Dear Newbie is excited to have been given a great gift, a reprint of an historic cookbook. She questions if it could be taken to an event for reference, since copying out the recipes is tedious.
Let's consider this question.
Cooking knowledge is a sticky situation due to the nature of how foodways are learned "in real life." Everyone must eat, so from the start everyone has someone in their lives cooking. Recipes are introduced, become trends, become classics, and pass from fashion... or morph into something new as technology changes the way we cook, acquire ingredients, and experiment with substitutions.
Assume an interpretive focus of 1859-1865. In theory, any recipe published or traced to before 1865 should work; but does that accurately reflect the foodways of your portrayal? In many cases, it does not because your portrayal did not gain the sum total of your foodways knowledge in a single dose from a single source.
I'll give an example from my modern life:
A holiday tradition in my family is the breaded fresh ham sandwich. A basic recipe is thin-sliced pork, dipped by turns in cracker crumbs and egg-milk mix, and fried. I learned this dish from my grandmother who used "fresh ham" and saltines crackers, fried in vegetable oil in an electric skillet. When she had news that she and grandpa should reduce salt and canola oil became the new healthy alternative to straight vegetable oil, she switched to no salt saltines and canola oil. My mother thought butter crackers would give a richer flavor, so she used those instead of saltines. I am often unable to find "fresh ham" and must substitute a pork loin. I accommodate a friend with Celiac disease by using gluten free herb crackers akin to butter crackers. I dislike frying because the oil spatters, so I oven fry my breaded "fresh ham." Were I to trace this family recipe back even further than my grandmother, would I find ship's biscuit or bread crumbs for batter, frying in oil or lard or butter?
Were I, my late mother, and my late grandmother to publish cookbooks, we'd each have a very different recipe for this one "classic" dish.
In the mid 19th century, cooking knowledge was similarly acquired. You were taught basics as you grew up that reflect your family and their traditions. Situations such as health or availability caused substitutions that may have changed how your descendants would learn the recipes they watched you make.
So how does that help us judge recipe books for interpretive purposes?
Consider your event goals, not just over-all interpretive strategy that governs how you approach the hobby, but the interpretive goals of each event you attend.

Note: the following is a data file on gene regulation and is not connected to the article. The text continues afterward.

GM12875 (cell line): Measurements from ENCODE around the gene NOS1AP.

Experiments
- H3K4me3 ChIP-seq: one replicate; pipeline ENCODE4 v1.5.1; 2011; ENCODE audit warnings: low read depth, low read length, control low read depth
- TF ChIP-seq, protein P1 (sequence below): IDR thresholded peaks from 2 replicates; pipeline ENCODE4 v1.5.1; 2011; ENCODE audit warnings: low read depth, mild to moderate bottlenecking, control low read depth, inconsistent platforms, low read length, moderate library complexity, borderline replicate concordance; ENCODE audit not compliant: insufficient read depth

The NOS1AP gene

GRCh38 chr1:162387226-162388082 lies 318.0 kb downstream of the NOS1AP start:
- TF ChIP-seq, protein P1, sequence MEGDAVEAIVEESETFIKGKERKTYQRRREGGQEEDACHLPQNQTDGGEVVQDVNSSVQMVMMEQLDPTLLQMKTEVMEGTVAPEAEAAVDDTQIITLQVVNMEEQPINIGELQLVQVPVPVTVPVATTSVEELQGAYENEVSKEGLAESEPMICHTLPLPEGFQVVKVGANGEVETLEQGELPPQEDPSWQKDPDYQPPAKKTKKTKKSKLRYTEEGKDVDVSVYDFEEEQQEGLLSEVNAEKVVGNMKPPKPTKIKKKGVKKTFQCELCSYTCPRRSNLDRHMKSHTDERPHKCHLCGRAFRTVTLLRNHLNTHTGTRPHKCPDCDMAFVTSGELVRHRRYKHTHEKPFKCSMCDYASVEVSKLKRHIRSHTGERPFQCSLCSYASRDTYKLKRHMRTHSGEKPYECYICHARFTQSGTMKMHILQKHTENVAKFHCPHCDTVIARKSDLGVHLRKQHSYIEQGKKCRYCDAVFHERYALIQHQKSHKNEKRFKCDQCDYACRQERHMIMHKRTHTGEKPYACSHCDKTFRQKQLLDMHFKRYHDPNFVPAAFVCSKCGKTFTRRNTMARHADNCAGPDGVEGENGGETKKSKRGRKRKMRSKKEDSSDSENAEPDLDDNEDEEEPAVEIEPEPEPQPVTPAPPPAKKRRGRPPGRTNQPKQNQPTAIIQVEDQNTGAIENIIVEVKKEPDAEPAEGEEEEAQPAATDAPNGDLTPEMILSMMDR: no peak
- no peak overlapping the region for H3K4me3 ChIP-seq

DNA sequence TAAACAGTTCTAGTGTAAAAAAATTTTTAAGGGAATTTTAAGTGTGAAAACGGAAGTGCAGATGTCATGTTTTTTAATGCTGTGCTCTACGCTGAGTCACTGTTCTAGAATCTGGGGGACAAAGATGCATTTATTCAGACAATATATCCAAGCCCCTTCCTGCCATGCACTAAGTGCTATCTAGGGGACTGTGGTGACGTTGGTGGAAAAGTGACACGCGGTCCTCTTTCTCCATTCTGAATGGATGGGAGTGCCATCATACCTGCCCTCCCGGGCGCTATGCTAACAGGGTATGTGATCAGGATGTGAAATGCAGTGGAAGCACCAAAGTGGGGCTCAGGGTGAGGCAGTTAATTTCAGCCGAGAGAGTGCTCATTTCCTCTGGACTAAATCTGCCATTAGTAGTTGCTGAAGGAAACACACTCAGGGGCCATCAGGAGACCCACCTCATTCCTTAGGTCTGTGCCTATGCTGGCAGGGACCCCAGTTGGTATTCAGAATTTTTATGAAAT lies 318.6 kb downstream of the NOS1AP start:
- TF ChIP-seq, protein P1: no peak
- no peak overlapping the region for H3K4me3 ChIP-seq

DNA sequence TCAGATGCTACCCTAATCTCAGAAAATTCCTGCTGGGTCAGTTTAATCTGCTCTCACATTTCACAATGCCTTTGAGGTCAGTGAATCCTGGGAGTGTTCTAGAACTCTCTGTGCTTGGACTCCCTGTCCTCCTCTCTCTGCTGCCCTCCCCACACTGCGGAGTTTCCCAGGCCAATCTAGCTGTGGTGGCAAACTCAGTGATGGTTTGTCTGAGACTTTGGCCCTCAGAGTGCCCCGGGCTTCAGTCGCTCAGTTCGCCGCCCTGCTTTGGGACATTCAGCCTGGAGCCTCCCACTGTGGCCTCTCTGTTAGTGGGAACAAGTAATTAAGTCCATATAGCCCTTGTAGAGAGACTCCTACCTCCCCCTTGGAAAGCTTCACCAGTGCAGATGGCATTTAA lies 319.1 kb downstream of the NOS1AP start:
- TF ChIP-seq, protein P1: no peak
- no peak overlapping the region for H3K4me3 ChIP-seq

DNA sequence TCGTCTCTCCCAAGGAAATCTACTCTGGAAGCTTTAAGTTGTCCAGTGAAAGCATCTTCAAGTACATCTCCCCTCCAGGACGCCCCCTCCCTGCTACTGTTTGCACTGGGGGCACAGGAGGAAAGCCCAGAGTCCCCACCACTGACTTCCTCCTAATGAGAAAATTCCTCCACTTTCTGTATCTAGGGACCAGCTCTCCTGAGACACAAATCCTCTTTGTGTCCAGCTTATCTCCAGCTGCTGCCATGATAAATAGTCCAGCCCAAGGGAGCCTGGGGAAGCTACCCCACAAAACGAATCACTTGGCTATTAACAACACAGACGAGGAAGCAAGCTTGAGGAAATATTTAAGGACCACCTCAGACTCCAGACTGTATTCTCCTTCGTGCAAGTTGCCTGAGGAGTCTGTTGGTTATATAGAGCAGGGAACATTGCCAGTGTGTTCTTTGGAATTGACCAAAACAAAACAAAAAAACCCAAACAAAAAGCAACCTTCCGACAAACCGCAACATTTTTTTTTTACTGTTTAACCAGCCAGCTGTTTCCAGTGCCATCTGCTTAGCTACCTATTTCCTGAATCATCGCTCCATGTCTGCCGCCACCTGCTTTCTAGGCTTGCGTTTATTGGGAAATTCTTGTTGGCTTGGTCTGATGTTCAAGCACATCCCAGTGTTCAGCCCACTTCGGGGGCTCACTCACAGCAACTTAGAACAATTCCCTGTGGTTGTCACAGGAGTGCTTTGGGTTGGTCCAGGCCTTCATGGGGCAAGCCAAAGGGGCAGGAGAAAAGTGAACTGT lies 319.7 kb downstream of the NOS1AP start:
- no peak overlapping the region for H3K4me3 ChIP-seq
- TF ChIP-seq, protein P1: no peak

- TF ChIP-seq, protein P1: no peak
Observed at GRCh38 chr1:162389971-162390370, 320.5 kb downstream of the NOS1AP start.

If your goal is a survey of era appropriate recipes for your own edification, then learning several recipes from a book in which the instructions seem clear is an excellent introduction to historic cooking.
If your interpretive goal for the event is to showcase foodways of 186x generally speaking, then you can include a survey of books published in several dates prior to 1865. Showing 1820s & 1830s recipes that have become "classics, 1840s & 1850s recipes that are "family staples," and a few from 1860s that show the "newest trends" and "innovative technology" provides a solid context for the accumulated foodways knowledge of an average person of 186x. In short, bring the book if published 1830-1865.
If your interpretive goal for the event is to "Live as people of 186x for a weekend," then your specific circumstances need to be considered. Take your age and pinpoint the year your portrayal was born if the event date 186x was "today." Pinpoint the years for ages 10, 20, and the years you would have married or begun your own household. Pinpoint the years for major changes in circumstance, such as a big promotion for your husband that requires more fashionable entertaining to maintain "Place" or a season or two after imported goods become scarce. These years will be your targets for which your foodways knowledge would shift. Again, you're separating into three categories: "classics," "family staples," and "fashions, innovations, & substitutions."
I am 42 years old and let's take 1862 as a target date. I would plan my menus to use memorized recipes published 1800-1845 to reflect those I would have learned from watching my female relatives growing up, I might reference a "well loved" reproduced recipe book published circa 1845 for a complex recipe to reflect those that have become family staples I would make every-day, and if entertainment is involved I might include a clearly trending recipe from a reproduction of a barely used 1861 book or 1861 clipping from a magazine.
In short, choose the book carefully based on who you portray.
With a wealth of period cookbooks available online in digital collections and being reproduced by specialty publishers, we're able to think beyond convenience to add depth of knowledge to our portrayals, if we remember that foodways are an accumulation of knowledge and practice rather than created full formed in a single go from a single source.
Online Chronologically Organized Cookbook Collections:
The Feeding America Project
Historic Cookbooks Collection 1800-Civil War
Manuscript Cookbooks Survey